Research Discovers That Survivors of Pediatric Cancer Are Prone to Premature Aging

December 2, 2022 11:58:13

Every year, an estimated 400 children and adolescents aged 19 and under are diagnosed with cancer. Leukemia, brain tumors, solid tumors such as neuroblastomas and lymphomas tend to be the most common types of pediatric cancer, with more than 80% of patients in high-income nations such as the United States receiving treatment.

Even though pediatric cancer treatment can be quite cost intensive, childhood cancer can generally be cured via surgery, radiotherapy, chemotherapy and generic medicines. However, a recent study has revealed that patients who survive pediatric cancer aren’t completely out of the woods even after they are in remission.

The study, whose findings were reported in the “Journal of the National Cancer Institute,” found that young adults who survived pediatric cancer are much more likely to experience premature aging. The researchers discovered that a 30-year-old survivor of pediatric cancer had a significantly increased accumulation of age-related issues compared to agemates who did not have childhood cancer. In fact, the accumulation of aging-related defects in pediatric cancer survivors at age 30 was similar to the accumulation in a 53-year-old with no history of pediatric cancer.

Researchers used data sourced from 4,000 pediatric cancer patients who had been treated between 1962 and 2012 at St. Jude Children’s Research Hospital in Memphis. Some 30% of the patients had been diagnosed with acute lymphoblastic leukemia, 13.5% had central nervous system tumors and 11.6% had Hodgkin lymphoma.

As a control, the researchers used data from 683 individuals without a history of cancer.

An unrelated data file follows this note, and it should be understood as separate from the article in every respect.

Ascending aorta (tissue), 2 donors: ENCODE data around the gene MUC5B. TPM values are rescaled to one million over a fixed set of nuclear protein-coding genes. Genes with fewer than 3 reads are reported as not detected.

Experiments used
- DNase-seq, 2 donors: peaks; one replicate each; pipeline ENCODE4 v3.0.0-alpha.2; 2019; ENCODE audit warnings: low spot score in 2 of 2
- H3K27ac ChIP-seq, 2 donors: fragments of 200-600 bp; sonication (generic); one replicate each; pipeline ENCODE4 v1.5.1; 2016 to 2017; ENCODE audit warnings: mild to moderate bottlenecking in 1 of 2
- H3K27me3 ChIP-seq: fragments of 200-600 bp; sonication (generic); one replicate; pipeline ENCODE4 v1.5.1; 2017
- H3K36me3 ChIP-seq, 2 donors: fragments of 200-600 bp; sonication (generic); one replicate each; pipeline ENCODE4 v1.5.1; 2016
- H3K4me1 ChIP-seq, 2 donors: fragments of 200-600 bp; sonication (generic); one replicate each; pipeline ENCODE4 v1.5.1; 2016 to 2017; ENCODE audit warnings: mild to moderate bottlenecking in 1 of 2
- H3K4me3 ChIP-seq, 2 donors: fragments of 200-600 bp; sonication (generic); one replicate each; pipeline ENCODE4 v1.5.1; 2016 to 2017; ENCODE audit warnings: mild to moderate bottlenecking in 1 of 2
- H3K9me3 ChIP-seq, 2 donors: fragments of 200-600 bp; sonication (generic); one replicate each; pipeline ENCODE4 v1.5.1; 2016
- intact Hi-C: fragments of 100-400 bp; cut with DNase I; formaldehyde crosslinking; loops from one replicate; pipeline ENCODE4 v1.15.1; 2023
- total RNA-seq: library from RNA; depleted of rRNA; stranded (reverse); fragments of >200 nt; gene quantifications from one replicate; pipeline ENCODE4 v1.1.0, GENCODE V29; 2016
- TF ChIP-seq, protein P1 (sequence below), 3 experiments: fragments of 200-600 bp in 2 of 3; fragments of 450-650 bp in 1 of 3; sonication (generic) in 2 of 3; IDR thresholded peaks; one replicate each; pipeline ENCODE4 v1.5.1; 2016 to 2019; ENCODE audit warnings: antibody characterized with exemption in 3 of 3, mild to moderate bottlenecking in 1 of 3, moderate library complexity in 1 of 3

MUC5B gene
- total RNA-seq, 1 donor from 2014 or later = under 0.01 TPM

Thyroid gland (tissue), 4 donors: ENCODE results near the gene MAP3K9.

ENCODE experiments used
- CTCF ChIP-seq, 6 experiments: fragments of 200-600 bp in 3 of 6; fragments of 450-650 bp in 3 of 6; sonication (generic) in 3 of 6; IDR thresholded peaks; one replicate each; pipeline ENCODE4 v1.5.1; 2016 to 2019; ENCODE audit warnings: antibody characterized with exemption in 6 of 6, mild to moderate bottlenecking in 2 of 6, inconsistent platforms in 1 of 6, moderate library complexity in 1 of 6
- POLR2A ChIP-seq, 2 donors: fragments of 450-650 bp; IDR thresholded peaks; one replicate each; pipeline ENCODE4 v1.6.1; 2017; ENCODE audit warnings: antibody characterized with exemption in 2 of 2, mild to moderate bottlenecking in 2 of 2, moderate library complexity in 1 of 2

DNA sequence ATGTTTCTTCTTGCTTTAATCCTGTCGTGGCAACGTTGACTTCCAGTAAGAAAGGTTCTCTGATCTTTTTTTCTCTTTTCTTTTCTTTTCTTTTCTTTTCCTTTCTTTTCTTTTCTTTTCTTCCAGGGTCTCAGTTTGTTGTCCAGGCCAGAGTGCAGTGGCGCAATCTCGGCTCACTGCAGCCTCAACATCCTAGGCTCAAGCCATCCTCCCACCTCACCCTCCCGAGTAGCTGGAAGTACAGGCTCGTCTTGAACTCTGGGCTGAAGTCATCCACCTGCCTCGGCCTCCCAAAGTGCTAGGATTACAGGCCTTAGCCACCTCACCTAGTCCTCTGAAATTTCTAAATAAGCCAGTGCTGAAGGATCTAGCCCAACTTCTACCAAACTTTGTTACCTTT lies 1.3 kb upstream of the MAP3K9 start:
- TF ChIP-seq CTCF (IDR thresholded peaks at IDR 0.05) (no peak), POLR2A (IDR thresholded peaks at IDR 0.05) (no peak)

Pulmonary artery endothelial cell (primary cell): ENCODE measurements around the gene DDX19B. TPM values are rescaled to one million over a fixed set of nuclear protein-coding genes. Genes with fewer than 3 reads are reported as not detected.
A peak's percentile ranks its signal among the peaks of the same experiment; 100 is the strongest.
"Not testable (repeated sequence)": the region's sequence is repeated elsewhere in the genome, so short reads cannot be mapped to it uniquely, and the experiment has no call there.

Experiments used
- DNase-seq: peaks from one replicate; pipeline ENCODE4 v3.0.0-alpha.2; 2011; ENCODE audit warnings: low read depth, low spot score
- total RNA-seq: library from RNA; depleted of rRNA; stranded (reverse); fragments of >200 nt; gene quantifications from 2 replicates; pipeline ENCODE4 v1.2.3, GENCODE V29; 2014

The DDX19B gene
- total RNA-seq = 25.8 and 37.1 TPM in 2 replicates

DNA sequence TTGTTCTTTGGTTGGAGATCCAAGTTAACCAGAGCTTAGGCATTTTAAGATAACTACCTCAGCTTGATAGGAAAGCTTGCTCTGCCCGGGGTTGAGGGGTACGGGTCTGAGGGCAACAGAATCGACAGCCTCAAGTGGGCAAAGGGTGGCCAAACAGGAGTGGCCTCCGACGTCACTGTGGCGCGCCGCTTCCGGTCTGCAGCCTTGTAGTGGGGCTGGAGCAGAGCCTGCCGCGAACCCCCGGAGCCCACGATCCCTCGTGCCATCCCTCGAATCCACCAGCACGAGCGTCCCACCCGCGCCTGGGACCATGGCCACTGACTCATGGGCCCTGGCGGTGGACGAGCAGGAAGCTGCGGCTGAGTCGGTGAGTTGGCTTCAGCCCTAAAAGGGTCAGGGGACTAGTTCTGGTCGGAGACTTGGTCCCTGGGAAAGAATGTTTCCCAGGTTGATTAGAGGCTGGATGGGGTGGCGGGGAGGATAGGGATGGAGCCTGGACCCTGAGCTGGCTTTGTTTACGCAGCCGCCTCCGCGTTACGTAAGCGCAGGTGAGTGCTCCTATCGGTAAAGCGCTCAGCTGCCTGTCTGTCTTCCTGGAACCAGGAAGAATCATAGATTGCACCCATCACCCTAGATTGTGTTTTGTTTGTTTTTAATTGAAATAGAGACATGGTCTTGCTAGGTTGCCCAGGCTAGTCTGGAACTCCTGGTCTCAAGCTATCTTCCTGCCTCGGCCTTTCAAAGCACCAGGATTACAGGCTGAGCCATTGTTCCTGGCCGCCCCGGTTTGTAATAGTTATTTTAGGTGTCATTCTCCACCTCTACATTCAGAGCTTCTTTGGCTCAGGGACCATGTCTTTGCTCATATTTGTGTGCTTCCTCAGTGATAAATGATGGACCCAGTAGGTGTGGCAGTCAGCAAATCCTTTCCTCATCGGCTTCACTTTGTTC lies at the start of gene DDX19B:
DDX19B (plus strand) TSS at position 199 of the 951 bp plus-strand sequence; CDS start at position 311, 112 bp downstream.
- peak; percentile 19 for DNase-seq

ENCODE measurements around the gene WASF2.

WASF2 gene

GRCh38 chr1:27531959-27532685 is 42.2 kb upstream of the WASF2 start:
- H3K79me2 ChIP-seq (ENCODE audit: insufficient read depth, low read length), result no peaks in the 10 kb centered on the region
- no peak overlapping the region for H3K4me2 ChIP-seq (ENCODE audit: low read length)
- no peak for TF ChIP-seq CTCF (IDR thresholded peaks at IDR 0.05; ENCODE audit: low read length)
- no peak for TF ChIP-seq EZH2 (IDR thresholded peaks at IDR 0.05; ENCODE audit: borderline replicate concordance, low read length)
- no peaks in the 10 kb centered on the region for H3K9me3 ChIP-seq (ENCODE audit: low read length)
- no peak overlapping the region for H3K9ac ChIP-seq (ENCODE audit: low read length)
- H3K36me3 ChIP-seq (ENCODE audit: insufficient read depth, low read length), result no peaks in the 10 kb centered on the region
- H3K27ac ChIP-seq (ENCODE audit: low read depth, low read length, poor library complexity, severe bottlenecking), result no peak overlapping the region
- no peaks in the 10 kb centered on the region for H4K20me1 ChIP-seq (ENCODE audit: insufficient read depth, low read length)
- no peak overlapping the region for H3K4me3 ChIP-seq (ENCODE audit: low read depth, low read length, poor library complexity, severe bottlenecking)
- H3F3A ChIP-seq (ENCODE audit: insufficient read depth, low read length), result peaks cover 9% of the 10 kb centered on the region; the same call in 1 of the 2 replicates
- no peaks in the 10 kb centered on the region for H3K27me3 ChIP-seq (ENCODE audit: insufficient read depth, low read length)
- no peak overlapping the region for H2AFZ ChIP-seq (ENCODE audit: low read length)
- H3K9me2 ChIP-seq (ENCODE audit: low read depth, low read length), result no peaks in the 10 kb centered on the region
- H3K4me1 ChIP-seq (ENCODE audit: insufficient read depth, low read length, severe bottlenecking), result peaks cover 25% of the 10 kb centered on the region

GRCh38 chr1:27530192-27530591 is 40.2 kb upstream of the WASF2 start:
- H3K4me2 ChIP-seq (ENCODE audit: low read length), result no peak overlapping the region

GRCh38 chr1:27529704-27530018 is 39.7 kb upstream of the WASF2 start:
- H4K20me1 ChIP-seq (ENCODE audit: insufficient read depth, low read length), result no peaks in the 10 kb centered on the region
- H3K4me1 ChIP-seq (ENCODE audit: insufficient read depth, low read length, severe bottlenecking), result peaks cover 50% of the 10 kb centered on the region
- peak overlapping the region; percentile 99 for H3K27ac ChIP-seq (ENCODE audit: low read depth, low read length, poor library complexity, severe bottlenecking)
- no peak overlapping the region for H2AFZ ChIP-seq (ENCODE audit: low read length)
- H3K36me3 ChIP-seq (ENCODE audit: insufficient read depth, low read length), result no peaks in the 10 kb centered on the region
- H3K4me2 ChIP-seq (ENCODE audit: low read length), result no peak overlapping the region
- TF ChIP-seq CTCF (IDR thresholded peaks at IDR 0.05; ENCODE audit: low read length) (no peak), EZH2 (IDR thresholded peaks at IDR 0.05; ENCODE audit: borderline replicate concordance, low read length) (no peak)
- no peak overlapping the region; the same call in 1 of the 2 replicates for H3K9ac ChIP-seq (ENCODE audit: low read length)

Interestingly, the cancer survivors in the study were more likely to be female, overweight or obese with lower education and employment levels as well as low income. They were also more likely to be older and current smokers.  The researchers came up with a deficit accumulation index (DAI) to determine the amount of age-related deficits that had accumulated in the subjects, with a higher DAI indicating more aging.

After comparing the pediatric cancer survivors with the control group, the researchers found that the survivors had an adjusted mean DAI of 0.16 while the control individuals had a DAI of 0.09.

All types of pediatric cancers were associated with a much higher DAI, with the highest DAI scores coming from survivors who had osteosarcoma, acute myeloid leukemia and CNS cancers.

Furthermore, the study revealed that different cancer treatments had a different impact on premature aging. Abdominal radiation, cranial radiation, platinum chemotherapy, alkylating chemotherapy and neurosurgery were more likely to have higher DAIs compared to other cancer treatments.

Those potential long-term drawbacks of some pediatric cancer treatments have motivated the likes of QSAM Biosciences Inc. (OTCQB: QSAM) to invest in developing better treatments for not just pediatric but also adult cancer indications.

NOTE TO INVESTORS: The latest news and updates relating to QSAM Biosciences Inc. (OTCQB: QSAM) are available in the company’s newsroom at

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